The cattle are milked in the mornings and evenings : the milk is excellent; but the quantity obtained from any one cow is by no means so great as in Europe. The Foulahs use the milk chiefly as an article of diet, and that, not until it is quite sour. The cream which it afforda is very thick, and is converted into butter by stirring it violently in a large calabash., This butter, when melted over a gentle fire, and freed from impurities, is preserved in small earthen pots, and forms a part'in most of their dishes; it serves likewise to anoint their heads, and is bestowed very liberally on their faces and arms.

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, • But although milk is plentiful, it is somewhat remarkable that the Foulahs, and indeed all the inhabitants of this part of Africa, are totally unacquainted with the art of making cheese. A firm at. tachment to the customs of their ancestors, makes them view with an eye of prejudice every thing that looks like innovation. The heat of the climate, and the great scarcity of salt, are held forth as unanswerable objections; and the whole process appears to them too long and troublesome, to be attended with any solid advantage. 9. Besides the cattle, which constitute the chief wealth of the Foulahs, they possess some excellent hörses, the breed of which seems to be a mixture of the Arabian with the original African.?!..



Leaving Bondou, Mr. Park proceeded to the kingdom of Kajaaga; the inhabitants of which are called Serawoollies ; a trading people, and deriving considerable profit from the sale of salt and cotton cloths. At Joag, the frontier town, he was ill-treated, and robbed of half his effects by order of Batcheri, King of Kajaaga. Here he embraced a favourable opportunity of prosecuting his journey to the kingdom of Kassan, under the guidance of Demba Sego, the King's nephew : to pay for whose protection, he was plundered of half of his remaining effects by Demba and his father. Eager to quit people who sold their kindness at so dear a rate, Mr. P. on the joth of January 1796, left Tessee, the frontier town of Kasson, on his way to Kooniakary, the capital. Between Tessee and Kooniakary lay the town of Jumbo, the native place of a blacksmith, one of Mr. P.'s companions. We shall extract the simple and affecting account of the interview between the African artist and his friends.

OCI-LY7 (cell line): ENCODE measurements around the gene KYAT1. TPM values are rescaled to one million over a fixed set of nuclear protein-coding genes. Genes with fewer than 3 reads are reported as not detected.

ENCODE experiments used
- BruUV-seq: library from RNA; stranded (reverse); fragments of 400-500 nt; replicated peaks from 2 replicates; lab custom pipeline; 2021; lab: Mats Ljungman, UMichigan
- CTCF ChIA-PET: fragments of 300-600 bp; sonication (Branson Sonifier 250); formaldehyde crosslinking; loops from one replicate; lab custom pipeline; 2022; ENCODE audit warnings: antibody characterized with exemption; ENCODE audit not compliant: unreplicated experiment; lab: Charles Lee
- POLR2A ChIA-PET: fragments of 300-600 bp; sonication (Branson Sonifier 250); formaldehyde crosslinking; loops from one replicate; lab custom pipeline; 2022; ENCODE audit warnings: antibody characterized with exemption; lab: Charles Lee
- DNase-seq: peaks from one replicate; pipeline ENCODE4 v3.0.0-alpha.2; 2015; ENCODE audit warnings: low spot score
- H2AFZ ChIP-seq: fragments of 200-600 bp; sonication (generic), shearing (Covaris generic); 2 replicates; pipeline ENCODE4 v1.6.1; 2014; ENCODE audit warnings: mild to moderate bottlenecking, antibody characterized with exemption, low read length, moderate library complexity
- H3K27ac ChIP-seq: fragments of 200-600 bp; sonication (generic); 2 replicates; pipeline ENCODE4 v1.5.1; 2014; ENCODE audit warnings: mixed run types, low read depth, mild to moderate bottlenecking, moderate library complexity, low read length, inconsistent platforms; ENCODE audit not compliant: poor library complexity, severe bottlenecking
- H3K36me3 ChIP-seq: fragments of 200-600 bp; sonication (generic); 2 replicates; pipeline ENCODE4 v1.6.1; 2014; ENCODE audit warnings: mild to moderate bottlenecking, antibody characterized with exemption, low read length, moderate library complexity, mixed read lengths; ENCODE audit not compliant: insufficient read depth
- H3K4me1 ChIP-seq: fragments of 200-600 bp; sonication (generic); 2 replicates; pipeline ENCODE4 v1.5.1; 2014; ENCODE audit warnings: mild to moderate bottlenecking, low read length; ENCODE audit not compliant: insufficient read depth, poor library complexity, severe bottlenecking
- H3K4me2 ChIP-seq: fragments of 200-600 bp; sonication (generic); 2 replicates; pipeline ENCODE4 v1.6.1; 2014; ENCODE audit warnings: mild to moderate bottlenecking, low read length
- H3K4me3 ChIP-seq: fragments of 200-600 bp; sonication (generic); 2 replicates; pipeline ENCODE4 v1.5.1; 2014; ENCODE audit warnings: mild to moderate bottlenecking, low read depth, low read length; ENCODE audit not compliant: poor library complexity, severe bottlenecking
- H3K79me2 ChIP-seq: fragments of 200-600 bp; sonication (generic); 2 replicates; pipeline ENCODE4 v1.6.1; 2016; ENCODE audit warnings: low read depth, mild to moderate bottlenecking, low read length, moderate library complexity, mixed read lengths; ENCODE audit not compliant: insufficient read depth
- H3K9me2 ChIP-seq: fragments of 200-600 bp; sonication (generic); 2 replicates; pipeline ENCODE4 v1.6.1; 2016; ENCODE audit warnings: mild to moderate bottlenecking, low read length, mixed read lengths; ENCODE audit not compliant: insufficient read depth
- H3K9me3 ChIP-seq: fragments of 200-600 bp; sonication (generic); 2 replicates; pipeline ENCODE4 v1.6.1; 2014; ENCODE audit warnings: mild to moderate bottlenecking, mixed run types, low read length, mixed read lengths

' About two miles farther to the eastward, we passed a large town called Madina ; and at two o'clock came in sight of Jumbo, the blacksmith's native town, from whence he had been absent more than four years. Soon after this, his brother, who had by some means been apprized of his coming, came out to meet him, accompanied by a singing man; he brought a horse for the blacksmith, that he might enter his native town in a dignified manner; and hç desired each of us to put a good charge of powder into our guns. The singing man now led the way, followed by the two brothers; and we were presently joined by a number of people from the town, all of wḥom demonstrated great joy at seeing their old acquaintance the blacksmith, by the most extravagant jumping and singing. On entering the town, the singing man began an extempore song in praise of the blacksmith, extolling his courage in having overcome so many difficulties ; and concluding with a strict injunction to his friends to dress him plenty of victuals,

• When we arrived at the blacksmith's place of residence, we dismounted, and fired our muskets. The mecting between him and his relations was very tender ; for these rude children of nature, free from restraint, display their emotions in the strongest and most expressive manner. Amidst these transports, the blacksmith's aged mother was led forth, leaning upon a staff. . Every one made way for her; and she stretched out her hand to bid her son welcome. Being totally blind, shę stroked his hands, arms, and face, with great care, and seemed highly delighted that her latter days were blessed by his return, and that her ears once more heard the music of his voice. From this interview I was fully convinced, that what. çver difference there is between the Negro and European in the con. formation of the nose and the colour of the skin, there is nonę in the genuine sympathics and characteristic feelings of our common mature